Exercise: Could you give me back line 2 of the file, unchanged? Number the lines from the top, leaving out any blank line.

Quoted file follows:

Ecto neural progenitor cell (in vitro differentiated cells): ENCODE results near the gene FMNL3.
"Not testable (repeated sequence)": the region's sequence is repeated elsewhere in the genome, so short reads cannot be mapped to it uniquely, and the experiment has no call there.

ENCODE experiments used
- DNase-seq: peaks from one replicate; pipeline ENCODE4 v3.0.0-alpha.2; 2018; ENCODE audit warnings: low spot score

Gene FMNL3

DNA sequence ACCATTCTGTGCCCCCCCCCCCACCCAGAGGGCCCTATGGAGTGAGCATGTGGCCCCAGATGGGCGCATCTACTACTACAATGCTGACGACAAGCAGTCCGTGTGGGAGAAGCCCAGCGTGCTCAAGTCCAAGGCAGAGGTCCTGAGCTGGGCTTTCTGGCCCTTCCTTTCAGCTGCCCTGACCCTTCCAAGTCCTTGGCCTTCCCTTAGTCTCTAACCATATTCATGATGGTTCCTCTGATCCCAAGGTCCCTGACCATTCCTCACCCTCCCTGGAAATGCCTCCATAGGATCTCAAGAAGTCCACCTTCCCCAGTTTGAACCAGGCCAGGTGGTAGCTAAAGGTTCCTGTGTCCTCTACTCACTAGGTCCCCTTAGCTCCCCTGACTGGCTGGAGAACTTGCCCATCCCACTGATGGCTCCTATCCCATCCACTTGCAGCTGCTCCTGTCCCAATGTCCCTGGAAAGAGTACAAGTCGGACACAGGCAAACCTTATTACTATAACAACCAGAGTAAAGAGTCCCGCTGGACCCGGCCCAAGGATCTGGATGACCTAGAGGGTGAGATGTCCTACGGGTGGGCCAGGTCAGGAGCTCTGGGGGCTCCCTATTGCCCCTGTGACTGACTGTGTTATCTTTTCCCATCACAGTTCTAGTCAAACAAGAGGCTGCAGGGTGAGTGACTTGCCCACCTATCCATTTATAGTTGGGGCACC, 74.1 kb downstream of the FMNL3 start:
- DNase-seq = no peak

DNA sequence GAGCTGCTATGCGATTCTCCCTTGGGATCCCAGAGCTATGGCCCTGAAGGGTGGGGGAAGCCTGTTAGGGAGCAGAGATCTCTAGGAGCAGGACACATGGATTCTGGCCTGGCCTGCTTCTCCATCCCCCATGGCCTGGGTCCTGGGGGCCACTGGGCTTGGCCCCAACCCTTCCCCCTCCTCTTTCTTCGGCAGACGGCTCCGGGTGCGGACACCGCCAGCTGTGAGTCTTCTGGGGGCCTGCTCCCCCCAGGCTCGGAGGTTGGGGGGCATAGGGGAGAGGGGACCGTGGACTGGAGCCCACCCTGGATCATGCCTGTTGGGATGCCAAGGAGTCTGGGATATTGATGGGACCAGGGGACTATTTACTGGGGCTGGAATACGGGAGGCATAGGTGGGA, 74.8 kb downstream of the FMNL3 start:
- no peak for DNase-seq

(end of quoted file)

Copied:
"Not testable (repeated sequence)": the region's sequence is repeated elsewhere in the genome, so short reads cannot be mapped to it uniquely, and the experiment has no call there.